Getting a ticket for a traffic or vehicle regulation violation means you will not only have to stop and spend a good 15 to 20 minutes negotiating with a traffic enforcer but also that you will have to pay the prescribed fee for the violation you committed. It is both a pain in your schedule and your pocket that is why most drivers do everything in their capacity to avoid (or sometimes, evade!) these violations.
Among these violations are driving without a valid license which will cost you Php 3,000, reckless driving at Php 2,000 for the first offense, and parking violations that start at Php 1,000 for the first offense.
Today we will feature the violations that have stiffer penalties (translation: they cost a fortune!); these fines are so dear that the average Pinoy driver’s only means to pay for it is by completely avoiding the violation altogether.
- Driving a right-hand drive vehicle – Php 50,000
So your car was imported from Europe… big deal.
You should not be driving a right-handed vehicle in the Philippines unless you have Php 50,000 to spare for LTO. This violation was only recently added to the list when car smuggling became a rampant case n the 2010s. Also, driving a right-hand vehicle in the Philippines could pose more risk to drivers and pedestrians.
Should you insist in driving your RHD car in main thoroughfares (and you get caught!), your precious car will be impounded until you are able to have it corrected (translation: made into a left-hand drive vehicle).
- Driving a vehicle that has defective devices or is installed with improper or unauthorized accessories – Php 5,000
That’s not a collective amount, mind you. You will be fined Php 5,000 for EVERY violation found in your car. Example: your signal lights are not working, that’s Php 5,000; you have a carrier on the roof of your car that does not meet the standards of the LTO, that’s another Php 5,000.
- Passengers not wearing seatbelts – Php 1,000 (private cars), Php 3,000 (PUVs).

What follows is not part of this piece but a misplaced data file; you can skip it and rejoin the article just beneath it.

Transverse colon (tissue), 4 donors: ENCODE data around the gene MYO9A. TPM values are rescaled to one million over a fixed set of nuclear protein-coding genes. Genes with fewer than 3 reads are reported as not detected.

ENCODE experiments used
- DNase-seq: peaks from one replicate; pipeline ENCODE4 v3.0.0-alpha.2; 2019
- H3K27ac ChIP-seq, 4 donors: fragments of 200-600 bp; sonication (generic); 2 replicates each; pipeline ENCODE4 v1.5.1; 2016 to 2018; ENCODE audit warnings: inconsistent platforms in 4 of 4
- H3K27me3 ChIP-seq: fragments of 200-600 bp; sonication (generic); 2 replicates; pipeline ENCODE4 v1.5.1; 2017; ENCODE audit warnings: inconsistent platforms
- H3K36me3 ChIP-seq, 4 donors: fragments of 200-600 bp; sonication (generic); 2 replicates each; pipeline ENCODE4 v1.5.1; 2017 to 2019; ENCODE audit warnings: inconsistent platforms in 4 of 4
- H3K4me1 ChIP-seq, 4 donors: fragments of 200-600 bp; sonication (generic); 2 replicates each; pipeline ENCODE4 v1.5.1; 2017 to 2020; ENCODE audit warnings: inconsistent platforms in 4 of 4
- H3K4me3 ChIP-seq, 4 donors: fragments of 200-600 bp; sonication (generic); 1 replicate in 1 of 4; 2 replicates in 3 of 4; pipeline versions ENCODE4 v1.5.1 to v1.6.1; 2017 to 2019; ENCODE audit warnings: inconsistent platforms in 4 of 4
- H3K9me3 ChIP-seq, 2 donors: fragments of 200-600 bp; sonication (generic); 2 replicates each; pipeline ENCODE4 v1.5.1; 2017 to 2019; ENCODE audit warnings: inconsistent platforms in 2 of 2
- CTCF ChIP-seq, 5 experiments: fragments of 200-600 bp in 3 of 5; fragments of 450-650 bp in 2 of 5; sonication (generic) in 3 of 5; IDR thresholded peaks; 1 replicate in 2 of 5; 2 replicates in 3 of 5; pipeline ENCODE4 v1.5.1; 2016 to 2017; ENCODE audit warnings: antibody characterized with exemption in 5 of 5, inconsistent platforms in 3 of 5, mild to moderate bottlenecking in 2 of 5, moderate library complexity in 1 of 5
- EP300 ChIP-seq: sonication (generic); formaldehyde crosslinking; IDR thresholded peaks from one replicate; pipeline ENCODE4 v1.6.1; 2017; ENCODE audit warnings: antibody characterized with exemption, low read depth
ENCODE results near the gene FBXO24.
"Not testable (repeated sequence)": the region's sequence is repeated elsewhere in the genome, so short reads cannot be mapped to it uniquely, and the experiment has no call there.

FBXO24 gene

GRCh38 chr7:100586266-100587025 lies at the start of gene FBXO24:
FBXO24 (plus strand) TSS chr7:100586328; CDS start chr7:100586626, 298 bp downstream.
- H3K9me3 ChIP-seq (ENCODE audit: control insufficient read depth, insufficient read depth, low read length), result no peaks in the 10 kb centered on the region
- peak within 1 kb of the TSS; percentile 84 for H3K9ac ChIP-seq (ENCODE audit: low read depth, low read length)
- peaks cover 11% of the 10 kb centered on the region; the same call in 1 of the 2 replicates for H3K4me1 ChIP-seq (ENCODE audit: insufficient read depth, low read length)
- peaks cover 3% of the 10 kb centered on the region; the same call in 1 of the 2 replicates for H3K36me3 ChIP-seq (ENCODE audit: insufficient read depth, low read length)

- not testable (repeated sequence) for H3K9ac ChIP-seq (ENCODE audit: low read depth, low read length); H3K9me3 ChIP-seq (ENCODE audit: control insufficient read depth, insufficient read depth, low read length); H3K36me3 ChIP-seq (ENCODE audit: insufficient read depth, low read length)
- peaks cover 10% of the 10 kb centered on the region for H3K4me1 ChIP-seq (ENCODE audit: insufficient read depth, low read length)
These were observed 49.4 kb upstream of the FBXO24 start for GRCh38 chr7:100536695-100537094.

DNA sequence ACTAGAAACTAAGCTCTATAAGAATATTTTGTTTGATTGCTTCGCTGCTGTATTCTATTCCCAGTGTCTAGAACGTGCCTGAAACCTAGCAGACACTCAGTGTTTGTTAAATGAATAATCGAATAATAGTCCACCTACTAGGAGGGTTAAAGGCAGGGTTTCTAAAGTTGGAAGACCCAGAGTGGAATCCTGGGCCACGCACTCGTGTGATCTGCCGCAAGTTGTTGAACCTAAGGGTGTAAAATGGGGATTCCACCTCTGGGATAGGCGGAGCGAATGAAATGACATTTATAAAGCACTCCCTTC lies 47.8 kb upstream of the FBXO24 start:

This law (yes, it’s a law!) that is meant to protect you from harm (similar to the law on the use of helmets for motorcycle drivers and passengers). And so if you get penalized for not obeying this particular law, you are actually being fined for not loving your life enough to save it by wearing a seatbelt.
If a traffic enforcer sees you or your passenger not wearing your seatbelts, the driver will be fined the corresponding fees for private cars and PUVs, plus the driver’s license will be suspended for a week. Ugh if you are a PUV driver.
- Smoke Belching – Php 2,000 (first offense)
If you and your car cause other drivers and pedestrians to cover their noses when you zoom past, you are smoke belching. It also means that your car is in bad shape and should not be allowed on the road.
Should you insist, you will be fined Php 2,000 and who knows how much more after your first offense.
- Fraudulent registration of your car – Php 3,000
The LTO would know when you have overlooked or failed to renew your car’s registration. On the other hand, your car’s registration is one of the first things a traffic enforcer or the police look for when you are flagged for a traffic violation. If your papers are not updated, then better prepare for a hefty fine and the risk of you not being able to drive your car for a year.
It is never wise to forego your responsibility in renewing your car’s registration; you will always end up spending more.